Soaring automobile repair costs are expected to cut into the insurance underwriting profits of Geico Corp. this year, Chairman John Byrne told stockholders at the annual meeting yesterday.

Although Geico officers now expect the current gasoline shortages to resuit in fewer accidents, the rising claim costs from accidents that do take place are expected to wipe out any savings from less automobile driving, he said in response to a question.

Similar trends developed during the Arab oil embargo of 1973-1974 but, at first, state insurance regulators and many companies saw only the reduced accident rates and ordered reduced premiums because insurance profits were expected to benefit handsomely.

As it turned ots were expected to benefit handsomely.

As it turned out, the regulators were wrong as were many of the industry executives, including those in charge at the time of Government Employees Insurance Co., the big automobile insurance firm here that recently became the principal subsidiary of Geico Corp.

With rates too low to cover soaring repair costs, Geico almost sank into bankruptcy in a scare that shook the national industry. Byrne noted yesterday that the industry as a whole suffered losses of $9 billion during what many regulators had expected to be a season to "windfall" profits.

Today, with Geico Corp.'s financial condition rated strong and reserves to cover policyholder claims at a record $421 million, Byrne said he sees no major difficulties ahead.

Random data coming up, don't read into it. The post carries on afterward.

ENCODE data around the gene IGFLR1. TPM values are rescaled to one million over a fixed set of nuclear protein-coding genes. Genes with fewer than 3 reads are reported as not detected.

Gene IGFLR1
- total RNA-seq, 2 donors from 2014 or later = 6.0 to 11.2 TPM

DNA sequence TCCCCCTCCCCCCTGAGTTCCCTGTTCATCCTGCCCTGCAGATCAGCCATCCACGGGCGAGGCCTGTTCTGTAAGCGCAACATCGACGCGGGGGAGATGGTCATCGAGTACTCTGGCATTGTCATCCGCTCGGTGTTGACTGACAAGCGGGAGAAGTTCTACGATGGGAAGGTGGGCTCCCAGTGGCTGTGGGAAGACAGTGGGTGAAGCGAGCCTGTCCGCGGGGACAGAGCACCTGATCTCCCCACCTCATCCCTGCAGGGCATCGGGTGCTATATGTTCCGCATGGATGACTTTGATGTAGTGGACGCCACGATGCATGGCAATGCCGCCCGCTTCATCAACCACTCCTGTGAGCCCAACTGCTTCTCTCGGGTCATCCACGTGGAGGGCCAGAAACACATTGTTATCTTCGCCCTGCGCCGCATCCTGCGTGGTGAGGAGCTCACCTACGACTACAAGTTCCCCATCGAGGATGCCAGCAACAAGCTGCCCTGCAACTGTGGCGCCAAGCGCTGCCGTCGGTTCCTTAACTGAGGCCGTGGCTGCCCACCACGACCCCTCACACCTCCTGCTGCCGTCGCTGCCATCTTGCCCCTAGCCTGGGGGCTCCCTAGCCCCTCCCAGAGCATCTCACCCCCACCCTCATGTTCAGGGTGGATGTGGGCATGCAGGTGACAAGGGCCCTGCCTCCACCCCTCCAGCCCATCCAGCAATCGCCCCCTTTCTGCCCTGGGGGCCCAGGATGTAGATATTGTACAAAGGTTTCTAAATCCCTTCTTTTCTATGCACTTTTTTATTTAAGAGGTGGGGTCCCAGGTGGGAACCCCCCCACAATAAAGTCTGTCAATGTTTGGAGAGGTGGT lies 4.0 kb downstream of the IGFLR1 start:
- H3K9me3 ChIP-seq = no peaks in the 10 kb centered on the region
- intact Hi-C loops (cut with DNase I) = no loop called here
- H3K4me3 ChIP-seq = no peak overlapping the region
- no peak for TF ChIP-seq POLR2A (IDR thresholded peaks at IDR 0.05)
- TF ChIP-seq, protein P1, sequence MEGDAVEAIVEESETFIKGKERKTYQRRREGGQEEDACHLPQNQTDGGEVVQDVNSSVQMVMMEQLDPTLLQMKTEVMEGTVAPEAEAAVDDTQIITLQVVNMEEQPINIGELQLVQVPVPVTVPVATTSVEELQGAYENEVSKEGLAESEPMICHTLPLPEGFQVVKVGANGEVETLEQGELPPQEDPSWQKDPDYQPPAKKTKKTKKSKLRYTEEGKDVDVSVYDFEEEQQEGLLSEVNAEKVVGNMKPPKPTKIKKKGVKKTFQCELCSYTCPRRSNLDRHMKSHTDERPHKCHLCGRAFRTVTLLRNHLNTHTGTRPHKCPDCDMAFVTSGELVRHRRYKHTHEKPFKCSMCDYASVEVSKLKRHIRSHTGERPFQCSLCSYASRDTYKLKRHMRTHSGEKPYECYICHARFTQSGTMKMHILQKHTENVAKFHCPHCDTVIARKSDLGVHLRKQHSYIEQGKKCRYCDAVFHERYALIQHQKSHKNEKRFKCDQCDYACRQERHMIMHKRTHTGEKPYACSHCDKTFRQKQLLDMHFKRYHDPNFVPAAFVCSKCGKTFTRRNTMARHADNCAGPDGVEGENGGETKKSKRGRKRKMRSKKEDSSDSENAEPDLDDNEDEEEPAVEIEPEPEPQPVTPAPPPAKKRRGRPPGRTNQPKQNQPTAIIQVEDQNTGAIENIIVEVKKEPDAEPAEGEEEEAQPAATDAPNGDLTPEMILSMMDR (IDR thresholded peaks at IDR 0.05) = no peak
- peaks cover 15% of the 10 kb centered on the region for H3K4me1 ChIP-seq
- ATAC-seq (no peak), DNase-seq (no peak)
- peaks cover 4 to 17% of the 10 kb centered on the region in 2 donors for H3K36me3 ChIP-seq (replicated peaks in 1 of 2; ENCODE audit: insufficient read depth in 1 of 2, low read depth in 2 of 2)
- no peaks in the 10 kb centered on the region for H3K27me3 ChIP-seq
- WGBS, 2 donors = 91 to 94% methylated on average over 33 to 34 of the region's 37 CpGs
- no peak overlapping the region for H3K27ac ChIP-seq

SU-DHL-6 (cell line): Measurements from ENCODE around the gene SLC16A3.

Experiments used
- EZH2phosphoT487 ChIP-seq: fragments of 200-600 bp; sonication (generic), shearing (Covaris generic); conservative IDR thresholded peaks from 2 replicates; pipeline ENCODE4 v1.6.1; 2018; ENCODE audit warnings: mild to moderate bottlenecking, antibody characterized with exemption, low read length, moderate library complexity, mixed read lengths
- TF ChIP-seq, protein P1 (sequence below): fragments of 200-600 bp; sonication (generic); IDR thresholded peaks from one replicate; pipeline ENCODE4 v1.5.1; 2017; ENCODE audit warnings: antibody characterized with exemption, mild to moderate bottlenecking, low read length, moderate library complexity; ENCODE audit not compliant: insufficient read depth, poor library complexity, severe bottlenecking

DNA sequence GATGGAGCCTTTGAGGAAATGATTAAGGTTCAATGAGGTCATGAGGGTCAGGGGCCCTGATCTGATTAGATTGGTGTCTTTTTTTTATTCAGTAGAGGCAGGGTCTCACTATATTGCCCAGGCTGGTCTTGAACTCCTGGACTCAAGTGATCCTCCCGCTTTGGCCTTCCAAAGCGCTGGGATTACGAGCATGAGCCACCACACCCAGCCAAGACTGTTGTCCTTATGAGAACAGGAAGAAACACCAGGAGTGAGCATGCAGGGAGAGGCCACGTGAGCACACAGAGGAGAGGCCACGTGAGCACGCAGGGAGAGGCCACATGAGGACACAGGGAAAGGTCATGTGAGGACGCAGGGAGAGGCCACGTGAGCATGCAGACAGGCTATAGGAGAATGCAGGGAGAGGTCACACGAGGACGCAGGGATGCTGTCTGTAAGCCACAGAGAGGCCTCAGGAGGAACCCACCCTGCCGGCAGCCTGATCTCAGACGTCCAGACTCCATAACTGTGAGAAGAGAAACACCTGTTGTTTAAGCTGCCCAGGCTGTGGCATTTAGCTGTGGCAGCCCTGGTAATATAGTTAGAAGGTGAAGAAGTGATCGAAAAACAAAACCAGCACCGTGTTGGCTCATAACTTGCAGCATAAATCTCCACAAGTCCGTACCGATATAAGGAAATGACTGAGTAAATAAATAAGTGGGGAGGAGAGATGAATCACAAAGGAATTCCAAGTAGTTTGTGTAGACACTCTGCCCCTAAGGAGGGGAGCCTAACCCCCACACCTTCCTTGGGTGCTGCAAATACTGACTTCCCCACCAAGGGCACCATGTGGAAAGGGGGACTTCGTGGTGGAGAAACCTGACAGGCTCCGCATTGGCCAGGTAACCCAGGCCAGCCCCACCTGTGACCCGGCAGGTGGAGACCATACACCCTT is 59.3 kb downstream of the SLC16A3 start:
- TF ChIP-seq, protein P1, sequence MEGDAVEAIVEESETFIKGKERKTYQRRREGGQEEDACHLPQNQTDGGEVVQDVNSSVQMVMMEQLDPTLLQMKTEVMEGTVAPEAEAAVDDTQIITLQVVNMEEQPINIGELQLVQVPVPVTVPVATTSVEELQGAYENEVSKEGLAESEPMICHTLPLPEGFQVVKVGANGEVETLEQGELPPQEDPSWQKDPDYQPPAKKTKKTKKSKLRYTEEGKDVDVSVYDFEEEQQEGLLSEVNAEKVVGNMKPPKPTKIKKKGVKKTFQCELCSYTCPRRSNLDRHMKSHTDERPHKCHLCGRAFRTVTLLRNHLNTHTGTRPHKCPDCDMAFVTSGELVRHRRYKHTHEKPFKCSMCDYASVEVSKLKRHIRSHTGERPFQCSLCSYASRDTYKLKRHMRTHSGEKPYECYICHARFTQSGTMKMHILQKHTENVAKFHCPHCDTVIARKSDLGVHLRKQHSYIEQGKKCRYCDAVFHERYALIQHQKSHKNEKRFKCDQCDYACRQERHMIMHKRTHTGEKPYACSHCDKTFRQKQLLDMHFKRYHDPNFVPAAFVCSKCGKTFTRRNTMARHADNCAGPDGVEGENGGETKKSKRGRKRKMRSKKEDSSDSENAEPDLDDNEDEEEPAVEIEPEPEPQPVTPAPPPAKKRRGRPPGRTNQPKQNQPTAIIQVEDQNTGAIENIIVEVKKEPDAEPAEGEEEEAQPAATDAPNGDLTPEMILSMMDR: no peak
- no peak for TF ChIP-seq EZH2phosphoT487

He did not forecast overall profitability for Geico Corp., which earned a record $88.2 million in 1978. He did say that overall profits probably could not be improved substantially until Geico begins to increase its base of business, which apparently stabilized in recent months after a decline in customers that began during the firm's financial crisis earlier in the decade. Senior Vice President William Snyder forecast "modest growth.

Geico directors voted a quarterly dividened of 8 cents a share on common stock payable June 29 to owners of record June 12, and Byrne said in response to a question by professional stockholder George Sitka of Bristol Conn., that "the rate increase in dividends will more than keep up with inflation." Geico raised the quarterly payout to 8 cents from 5 cents last February.

Two directors did not stand for re-election, having reached retirement age: former Geico chairman David Lloyd Kreeger and former ambassador to Switzerland Shelby Cullom Davis. Davis, who did not attend the meeting, recently raised questions about possible conflicts related to Geico and affiliated firms, but Byrne said yesterday that reports by auditors and others to date indicate there is no substance to the allegations. A board committee's review of the questions is due shortly, Byrne added. CAPTION: Chart, Nationwide Gasoline Prices